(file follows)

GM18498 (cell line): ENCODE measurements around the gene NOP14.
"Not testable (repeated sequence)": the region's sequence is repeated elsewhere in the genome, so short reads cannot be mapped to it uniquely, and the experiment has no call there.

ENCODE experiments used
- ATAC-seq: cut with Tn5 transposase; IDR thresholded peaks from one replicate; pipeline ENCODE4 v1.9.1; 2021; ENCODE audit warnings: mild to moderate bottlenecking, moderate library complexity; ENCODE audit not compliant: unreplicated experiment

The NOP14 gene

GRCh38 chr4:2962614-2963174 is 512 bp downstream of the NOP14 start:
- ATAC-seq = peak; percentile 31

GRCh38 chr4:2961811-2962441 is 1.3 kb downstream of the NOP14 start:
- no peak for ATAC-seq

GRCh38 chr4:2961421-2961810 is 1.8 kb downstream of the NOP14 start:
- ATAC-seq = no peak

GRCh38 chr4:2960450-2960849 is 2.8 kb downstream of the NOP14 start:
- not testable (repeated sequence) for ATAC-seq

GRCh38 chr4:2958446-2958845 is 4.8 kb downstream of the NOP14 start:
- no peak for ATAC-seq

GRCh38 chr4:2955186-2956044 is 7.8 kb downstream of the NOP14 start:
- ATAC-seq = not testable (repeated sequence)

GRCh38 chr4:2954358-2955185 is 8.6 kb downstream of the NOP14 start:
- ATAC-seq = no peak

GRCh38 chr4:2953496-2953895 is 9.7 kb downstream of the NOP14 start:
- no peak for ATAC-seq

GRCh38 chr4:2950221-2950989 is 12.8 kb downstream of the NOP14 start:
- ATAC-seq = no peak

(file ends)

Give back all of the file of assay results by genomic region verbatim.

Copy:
GM18498 (cell line): ENCODE measurements around the gene NOP14.
"Not testable (repeated sequence)": the region's sequence is repeated elsewhere in the genome, so short reads cannot be mapped to it uniquely, and the experiment has no call there.

ENCODE experiments used
- ATAC-seq: cut with Tn5 transposase; IDR thresholded peaks from one replicate; pipeline ENCODE4 v1.9.1; 2021; ENCODE audit warnings: mild to moderate bottlenecking, moderate library complexity; ENCODE audit not compliant: unreplicated experiment

The NOP14 gene

GRCh38 chr4:2962614-2963174 is 512 bp downstream of the NOP14 start:
- ATAC-seq = peak; percentile 31

GRCh38 chr4:2961811-2962441 is 1.3 kb downstream of the NOP14 start:
- no peak for ATAC-seq

GRCh38 chr4:2961421-2961810 is 1.8 kb downstream of the NOP14 start:
- ATAC-seq = no peak

GRCh38 chr4:2960450-2960849 is 2.8 kb downstream of the NOP14 start:
- not testable (repeated sequence) for ATAC-seq

GRCh38 chr4:2958446-2958845 is 4.8 kb downstream of the NOP14 start:
- no peak for ATAC-seq

GRCh38 chr4:2955186-2956044 is 7.8 kb downstream of the NOP14 start:
- ATAC-seq = not testable (repeated sequence)

GRCh38 chr4:2954358-2955185 is 8.6 kb downstream of the NOP14 start:
- ATAC-seq = no peak

GRCh38 chr4:2953496-2953895 is 9.7 kb downstream of the NOP14 start:
- no peak for ATAC-seq

GRCh38 chr4:2950221-2950989 is 12.8 kb downstream of the NOP14 start:
- ATAC-seq = no peak